Candace: I was practicing law for a firm that represented a national bank, and saw firsthand how the banks stopped lending in 2008, due to increased regulation. At the same time, many of my friends were being turned down, again and again, for loans. I thought, “This is ridiculous. If the banks won’t lend, someone else should.” And hence, BGV was formed. The brand was meant to speak to the bold woman who seeks to push boundaries and forge new territory. Not every woman, of course, has what it takes to run a business.
Candace: CFIRA was formed after the JOBS Act was signed into law, and was created to help shepherd the regulatory process to actually allow for crowdfunding to be implemented in the US. When I was elected to co-chair this group with Vince Molinari, our sole focus was to offer the perspective of the entrepreneur, investor and platform to the SEC and FINRA, and I think we accomplished that for the year that I chaired. I’m no longer involved with CFIRA, as I no longer work directly in the crowdfunding space, but I still sincerely believe that CFIRA is needed to close the regulatory loop and get crowdfunding fully implemented for debt and equity.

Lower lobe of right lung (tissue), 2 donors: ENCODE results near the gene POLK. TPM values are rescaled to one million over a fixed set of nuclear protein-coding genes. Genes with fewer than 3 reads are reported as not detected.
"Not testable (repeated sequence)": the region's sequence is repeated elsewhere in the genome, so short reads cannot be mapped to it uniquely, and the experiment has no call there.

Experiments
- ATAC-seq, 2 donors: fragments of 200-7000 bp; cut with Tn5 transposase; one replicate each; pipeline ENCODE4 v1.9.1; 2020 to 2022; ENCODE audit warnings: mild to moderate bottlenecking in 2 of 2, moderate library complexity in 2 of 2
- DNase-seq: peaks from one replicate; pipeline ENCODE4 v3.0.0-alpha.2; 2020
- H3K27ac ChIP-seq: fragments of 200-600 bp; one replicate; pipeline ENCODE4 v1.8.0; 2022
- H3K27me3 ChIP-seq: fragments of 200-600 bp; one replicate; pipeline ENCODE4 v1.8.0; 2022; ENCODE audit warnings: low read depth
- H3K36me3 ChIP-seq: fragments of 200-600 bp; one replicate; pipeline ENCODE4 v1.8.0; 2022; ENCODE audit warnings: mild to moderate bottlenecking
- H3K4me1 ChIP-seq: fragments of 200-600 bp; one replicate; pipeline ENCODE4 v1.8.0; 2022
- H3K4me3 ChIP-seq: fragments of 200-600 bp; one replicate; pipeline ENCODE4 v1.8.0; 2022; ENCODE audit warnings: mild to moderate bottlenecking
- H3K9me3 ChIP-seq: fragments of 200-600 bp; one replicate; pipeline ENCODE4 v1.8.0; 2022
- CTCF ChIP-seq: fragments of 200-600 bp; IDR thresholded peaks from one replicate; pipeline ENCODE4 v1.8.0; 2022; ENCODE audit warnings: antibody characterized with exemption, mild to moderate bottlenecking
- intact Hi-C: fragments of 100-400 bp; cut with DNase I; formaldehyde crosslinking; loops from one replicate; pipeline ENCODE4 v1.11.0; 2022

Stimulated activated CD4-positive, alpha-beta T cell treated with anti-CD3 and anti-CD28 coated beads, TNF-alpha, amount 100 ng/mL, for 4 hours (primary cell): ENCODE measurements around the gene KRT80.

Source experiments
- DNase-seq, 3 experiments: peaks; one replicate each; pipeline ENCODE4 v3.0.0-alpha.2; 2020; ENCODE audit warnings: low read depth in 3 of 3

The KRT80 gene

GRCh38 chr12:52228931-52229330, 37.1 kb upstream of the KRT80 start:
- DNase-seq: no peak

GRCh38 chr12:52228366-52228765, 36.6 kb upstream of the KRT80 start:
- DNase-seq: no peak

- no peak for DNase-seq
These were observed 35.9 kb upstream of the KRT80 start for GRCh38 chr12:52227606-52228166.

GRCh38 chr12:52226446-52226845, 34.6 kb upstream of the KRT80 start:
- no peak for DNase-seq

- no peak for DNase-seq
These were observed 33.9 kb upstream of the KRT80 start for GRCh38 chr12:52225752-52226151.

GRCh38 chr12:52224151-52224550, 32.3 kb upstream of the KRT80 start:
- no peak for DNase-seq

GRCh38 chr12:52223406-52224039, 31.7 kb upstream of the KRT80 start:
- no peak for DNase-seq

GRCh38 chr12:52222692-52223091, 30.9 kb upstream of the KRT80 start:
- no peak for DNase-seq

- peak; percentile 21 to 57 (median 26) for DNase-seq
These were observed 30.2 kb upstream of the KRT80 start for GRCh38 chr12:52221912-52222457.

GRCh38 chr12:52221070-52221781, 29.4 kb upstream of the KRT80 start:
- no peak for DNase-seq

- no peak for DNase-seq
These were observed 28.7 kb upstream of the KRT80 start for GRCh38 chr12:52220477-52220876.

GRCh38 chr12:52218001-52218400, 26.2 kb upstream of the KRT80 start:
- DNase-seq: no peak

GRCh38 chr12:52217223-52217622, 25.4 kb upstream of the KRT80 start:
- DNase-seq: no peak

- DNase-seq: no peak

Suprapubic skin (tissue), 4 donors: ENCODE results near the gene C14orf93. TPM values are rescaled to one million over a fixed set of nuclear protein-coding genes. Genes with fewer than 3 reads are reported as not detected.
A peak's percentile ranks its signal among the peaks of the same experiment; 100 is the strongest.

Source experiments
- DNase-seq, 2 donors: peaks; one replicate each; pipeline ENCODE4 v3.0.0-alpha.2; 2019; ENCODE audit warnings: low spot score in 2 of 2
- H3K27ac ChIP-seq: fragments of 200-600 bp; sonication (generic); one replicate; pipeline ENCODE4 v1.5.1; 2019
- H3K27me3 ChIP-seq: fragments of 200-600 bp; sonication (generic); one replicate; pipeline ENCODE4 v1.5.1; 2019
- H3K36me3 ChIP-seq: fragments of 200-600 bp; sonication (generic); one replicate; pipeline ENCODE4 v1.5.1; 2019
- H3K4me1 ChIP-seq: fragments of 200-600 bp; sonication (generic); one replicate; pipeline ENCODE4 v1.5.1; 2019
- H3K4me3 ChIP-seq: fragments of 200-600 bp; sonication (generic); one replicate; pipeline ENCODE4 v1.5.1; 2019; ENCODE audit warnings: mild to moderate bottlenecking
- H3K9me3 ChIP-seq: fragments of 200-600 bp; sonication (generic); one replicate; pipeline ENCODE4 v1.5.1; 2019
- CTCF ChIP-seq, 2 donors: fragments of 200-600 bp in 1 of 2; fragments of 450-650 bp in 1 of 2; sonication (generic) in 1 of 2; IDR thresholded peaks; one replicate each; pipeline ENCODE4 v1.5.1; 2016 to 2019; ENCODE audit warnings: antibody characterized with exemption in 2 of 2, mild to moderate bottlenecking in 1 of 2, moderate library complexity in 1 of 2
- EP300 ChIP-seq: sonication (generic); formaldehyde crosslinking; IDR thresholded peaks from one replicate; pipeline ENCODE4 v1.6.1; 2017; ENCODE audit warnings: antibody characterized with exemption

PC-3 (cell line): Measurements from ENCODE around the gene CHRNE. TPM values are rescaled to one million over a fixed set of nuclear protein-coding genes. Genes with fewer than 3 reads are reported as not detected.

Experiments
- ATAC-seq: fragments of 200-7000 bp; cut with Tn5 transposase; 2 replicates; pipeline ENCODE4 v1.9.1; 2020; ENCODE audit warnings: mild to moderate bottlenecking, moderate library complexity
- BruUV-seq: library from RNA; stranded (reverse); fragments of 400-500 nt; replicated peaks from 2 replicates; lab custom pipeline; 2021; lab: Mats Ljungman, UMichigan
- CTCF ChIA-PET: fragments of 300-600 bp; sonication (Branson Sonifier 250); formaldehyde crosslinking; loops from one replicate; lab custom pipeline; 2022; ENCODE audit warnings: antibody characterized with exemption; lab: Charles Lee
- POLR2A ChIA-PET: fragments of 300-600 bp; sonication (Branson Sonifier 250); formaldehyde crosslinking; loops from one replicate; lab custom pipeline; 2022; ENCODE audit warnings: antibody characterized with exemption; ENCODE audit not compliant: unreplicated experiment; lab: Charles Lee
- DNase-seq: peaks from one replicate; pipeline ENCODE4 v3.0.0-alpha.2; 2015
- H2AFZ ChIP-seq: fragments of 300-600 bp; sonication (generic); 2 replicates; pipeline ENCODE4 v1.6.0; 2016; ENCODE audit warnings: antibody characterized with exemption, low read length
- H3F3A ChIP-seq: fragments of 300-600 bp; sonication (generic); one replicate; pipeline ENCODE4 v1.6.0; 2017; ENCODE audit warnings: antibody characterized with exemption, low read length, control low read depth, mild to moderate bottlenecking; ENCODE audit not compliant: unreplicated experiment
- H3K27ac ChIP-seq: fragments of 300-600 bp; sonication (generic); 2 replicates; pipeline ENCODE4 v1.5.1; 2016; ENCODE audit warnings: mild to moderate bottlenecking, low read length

Midori: What were your experiences as a female entrepreneur?
Candace: I feel blessed to have had the opportunity to run two companies as a female. I was surrounded by wonderful mentors and had the opportunity to work with two amazing teams. I learned so much, both through my successes and failures. And I hope to continue to learn and teach as my entrepreneurial journey continues.
Midori: What advice would you give to other aspiring female entrepreneurs? What is some of the most important advice you give to female entrepreneurs new to the field? To female investors new to the field?
Candace: Know your business. Know your numbers. Spend time understanding every aspect of your company, including your financials. Don’t rely upon someone else to know these things for you. I understand that you started the business because you have a specific talent or passion, but that will not build sustainability if you aren’t able to back it up with a serious understanding of your operation and back end.